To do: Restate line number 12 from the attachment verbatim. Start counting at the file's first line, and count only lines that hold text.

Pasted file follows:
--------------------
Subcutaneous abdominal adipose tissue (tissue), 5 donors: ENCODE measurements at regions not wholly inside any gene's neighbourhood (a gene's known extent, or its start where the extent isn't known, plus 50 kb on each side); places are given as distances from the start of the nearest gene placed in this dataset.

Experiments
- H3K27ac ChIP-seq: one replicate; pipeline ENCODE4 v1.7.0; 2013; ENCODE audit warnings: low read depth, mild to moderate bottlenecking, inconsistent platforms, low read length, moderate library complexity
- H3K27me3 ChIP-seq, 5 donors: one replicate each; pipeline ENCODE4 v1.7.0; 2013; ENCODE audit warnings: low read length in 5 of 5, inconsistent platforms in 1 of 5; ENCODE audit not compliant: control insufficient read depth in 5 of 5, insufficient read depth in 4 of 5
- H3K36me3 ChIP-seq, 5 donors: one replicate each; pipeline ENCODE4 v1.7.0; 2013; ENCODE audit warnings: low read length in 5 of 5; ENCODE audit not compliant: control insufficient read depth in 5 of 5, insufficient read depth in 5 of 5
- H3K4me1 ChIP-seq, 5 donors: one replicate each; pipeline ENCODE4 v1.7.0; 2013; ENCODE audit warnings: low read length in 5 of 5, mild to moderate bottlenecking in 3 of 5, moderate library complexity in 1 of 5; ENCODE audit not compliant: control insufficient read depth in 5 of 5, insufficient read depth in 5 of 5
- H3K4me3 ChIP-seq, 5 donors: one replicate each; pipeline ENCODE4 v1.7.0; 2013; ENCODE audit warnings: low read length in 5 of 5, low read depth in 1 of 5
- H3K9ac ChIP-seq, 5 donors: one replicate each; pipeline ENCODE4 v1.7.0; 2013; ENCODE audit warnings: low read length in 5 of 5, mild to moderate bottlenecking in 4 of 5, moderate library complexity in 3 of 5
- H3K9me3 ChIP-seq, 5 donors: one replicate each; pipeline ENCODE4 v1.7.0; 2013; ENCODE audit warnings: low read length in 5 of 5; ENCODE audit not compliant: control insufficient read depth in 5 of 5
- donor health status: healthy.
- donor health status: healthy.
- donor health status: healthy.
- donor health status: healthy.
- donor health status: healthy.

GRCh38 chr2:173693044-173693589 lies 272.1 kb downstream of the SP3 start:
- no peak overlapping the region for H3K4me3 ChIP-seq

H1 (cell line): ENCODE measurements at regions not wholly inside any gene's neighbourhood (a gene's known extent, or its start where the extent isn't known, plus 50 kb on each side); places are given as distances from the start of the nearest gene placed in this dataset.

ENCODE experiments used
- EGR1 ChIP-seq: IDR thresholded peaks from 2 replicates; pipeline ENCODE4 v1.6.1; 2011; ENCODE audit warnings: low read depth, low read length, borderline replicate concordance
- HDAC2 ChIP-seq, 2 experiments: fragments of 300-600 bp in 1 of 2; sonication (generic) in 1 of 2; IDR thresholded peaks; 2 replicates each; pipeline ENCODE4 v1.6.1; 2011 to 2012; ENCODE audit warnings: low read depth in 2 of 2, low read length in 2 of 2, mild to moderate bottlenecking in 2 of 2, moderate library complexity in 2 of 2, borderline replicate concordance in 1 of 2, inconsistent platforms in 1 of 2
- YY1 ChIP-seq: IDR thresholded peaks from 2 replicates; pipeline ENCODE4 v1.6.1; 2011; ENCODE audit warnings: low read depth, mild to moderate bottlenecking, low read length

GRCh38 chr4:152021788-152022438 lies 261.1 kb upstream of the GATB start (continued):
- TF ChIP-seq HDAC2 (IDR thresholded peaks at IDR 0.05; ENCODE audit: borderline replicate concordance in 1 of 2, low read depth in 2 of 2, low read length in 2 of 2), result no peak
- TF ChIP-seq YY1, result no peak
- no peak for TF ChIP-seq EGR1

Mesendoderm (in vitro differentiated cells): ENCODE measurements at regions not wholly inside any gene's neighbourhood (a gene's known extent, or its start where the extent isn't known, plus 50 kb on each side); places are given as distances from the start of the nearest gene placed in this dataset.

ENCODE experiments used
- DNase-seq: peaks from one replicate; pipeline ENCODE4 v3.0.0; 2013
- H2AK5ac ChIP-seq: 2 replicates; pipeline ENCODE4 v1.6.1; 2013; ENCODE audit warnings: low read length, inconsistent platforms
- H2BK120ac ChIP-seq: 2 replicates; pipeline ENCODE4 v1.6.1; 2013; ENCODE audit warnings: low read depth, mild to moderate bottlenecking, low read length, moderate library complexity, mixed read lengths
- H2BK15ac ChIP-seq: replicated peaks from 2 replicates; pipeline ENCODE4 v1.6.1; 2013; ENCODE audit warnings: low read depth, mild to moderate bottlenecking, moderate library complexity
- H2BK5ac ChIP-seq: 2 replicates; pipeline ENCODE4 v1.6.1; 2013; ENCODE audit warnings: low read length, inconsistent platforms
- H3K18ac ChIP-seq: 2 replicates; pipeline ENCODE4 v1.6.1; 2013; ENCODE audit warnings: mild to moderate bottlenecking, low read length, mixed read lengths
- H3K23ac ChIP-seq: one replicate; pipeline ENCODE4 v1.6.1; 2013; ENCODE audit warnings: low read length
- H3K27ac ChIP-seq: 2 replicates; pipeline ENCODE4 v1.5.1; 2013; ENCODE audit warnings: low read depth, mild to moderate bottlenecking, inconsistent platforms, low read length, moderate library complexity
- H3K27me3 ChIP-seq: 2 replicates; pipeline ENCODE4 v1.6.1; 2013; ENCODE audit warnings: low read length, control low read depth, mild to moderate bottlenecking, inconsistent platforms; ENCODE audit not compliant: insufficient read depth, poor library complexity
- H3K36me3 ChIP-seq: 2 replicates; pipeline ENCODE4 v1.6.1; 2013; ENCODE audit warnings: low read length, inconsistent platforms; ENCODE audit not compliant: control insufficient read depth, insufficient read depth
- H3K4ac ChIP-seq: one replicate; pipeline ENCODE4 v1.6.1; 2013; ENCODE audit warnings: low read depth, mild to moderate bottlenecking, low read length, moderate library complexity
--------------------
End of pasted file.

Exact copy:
- donor health status: healthy.